Bookkeepers and payroll professionals deal with masses of pieces of legislation on a day-to-day basis.

Much of this has been derived from Directives when the United Kingdom (UK) was part of the European Union (EU).  You will have seen ICB refer to things such as the Working Time Regulations being ‘EU-derived’ legislation as the Regulations themselves were the result of the EU Working Time Directive.

The UK has left the EU and The Retained EU Law (Revocation and Reform) Act 2023 (Consequential Amendment) Regulations 2023 came into force on 01 January 2024 and change the way that legislation refers to anything that is the result of EU membership.  Note that this does not change legislation, only changes the way that we must refer to laws that have been retained on the UK’s massive library of legislation:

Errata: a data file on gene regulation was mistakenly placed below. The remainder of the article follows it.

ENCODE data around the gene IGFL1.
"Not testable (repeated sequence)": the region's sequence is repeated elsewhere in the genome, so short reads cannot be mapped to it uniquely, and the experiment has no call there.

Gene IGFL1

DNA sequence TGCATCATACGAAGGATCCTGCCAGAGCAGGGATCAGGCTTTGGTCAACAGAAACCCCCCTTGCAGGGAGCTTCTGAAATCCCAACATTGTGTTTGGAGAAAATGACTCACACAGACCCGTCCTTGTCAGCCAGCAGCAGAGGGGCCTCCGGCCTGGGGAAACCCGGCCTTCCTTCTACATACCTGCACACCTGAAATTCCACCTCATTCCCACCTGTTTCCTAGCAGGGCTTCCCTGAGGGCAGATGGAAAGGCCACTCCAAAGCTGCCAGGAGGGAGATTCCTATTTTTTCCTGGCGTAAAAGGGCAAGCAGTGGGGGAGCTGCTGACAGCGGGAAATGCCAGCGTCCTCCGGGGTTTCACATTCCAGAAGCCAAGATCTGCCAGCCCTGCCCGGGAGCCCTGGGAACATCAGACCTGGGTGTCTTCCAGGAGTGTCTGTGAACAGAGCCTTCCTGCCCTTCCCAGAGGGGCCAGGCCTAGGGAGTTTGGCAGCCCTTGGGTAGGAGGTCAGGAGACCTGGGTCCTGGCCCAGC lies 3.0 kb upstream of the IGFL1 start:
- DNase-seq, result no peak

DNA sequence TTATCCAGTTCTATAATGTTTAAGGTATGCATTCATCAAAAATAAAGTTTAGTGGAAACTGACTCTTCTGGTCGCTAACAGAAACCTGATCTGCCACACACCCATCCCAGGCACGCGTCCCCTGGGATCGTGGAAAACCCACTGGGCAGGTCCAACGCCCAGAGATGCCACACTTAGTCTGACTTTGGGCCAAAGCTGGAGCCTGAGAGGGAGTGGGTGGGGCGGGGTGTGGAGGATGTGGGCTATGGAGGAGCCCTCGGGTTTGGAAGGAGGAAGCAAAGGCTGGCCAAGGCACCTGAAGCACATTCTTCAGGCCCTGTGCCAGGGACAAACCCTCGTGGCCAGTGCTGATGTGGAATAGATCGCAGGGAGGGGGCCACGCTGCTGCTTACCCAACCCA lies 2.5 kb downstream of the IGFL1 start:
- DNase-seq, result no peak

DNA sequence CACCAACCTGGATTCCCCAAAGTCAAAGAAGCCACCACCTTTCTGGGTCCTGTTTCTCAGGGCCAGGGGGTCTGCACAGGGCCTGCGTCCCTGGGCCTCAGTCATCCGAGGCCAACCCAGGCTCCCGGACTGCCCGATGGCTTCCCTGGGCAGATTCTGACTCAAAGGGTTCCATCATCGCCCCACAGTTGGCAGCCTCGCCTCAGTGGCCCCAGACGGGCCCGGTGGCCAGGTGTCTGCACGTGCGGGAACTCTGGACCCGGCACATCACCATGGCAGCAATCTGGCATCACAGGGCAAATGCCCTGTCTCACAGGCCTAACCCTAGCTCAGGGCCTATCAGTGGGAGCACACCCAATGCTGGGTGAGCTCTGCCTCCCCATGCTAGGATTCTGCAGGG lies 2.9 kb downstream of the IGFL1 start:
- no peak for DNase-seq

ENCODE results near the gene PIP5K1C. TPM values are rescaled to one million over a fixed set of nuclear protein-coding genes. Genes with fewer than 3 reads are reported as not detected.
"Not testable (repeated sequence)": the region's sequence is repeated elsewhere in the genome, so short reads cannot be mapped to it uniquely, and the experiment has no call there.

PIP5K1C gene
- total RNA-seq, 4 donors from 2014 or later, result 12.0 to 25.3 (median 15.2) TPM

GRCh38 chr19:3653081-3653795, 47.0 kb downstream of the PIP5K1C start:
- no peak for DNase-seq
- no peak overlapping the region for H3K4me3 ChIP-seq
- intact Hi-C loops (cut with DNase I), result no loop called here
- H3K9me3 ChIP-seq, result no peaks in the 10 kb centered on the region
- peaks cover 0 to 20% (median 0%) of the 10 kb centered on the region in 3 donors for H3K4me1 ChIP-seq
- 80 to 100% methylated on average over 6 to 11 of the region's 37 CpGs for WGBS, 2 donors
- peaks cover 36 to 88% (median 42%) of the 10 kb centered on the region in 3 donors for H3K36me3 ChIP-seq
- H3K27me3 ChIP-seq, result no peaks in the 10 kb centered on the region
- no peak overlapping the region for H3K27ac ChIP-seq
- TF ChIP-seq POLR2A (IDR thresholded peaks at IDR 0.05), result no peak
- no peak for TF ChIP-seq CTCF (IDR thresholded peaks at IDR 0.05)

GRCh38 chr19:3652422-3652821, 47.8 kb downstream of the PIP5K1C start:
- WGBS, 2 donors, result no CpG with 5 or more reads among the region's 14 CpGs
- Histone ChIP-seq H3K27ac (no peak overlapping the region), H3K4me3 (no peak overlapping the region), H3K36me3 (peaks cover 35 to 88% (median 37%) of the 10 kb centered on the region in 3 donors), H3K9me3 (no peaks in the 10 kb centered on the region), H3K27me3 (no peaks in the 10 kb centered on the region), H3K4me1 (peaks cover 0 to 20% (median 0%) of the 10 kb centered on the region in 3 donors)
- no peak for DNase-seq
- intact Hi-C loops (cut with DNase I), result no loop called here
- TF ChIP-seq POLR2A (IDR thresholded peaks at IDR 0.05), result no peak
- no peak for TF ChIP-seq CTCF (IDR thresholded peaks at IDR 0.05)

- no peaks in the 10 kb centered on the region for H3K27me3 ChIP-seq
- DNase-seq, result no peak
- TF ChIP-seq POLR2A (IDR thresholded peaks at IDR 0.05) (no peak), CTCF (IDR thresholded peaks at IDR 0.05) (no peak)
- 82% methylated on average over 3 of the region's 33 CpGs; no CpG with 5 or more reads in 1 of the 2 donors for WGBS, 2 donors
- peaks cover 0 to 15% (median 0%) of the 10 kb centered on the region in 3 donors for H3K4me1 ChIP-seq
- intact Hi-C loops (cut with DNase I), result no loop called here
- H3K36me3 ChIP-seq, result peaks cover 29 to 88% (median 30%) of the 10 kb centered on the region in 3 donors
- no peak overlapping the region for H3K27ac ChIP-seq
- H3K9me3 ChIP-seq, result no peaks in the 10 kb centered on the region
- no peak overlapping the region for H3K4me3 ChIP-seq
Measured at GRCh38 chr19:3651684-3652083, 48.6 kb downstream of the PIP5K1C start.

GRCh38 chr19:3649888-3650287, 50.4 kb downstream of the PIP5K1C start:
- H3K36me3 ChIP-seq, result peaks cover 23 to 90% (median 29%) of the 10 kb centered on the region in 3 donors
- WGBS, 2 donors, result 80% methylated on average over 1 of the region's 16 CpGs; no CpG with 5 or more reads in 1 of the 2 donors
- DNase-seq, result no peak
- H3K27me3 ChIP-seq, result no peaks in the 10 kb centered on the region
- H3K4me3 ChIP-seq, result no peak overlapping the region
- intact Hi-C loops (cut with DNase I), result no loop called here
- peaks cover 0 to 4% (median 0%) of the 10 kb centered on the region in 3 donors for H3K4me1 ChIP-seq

• Any reference to ‘retained EU Law’ is must now be called ‘assimilated law’
  • Any reference to ‘retained EU case law’ must now be called ‘assimilated EU case law’

For Bookkeepers

Simply, if the UK retained any EU legislation at the end of December 2023, i.e. the Retained EU Law (Revocation and Reform) Act 2023 did not abolish it altogether, it is now to be referred to as assimilated.  To assimilate something is to take something in and that is what has happened.  It has been taken in to become UK domestic legislation.

Any references to things like ‘principles of EU law’ that may have been interpreted by EU courts (such as the European Court of Justice (CJEU) are removed.  The above Regulations do not change Acts or Regulations made by the devolved nations (in Scotland Wales), but they do in Northen Ireland.   

ICB had put together this article to clarify for ourselves what the 2023 Regulations have done and how we must refer to anything that came about from the UK’s time as a Member State of the European Union.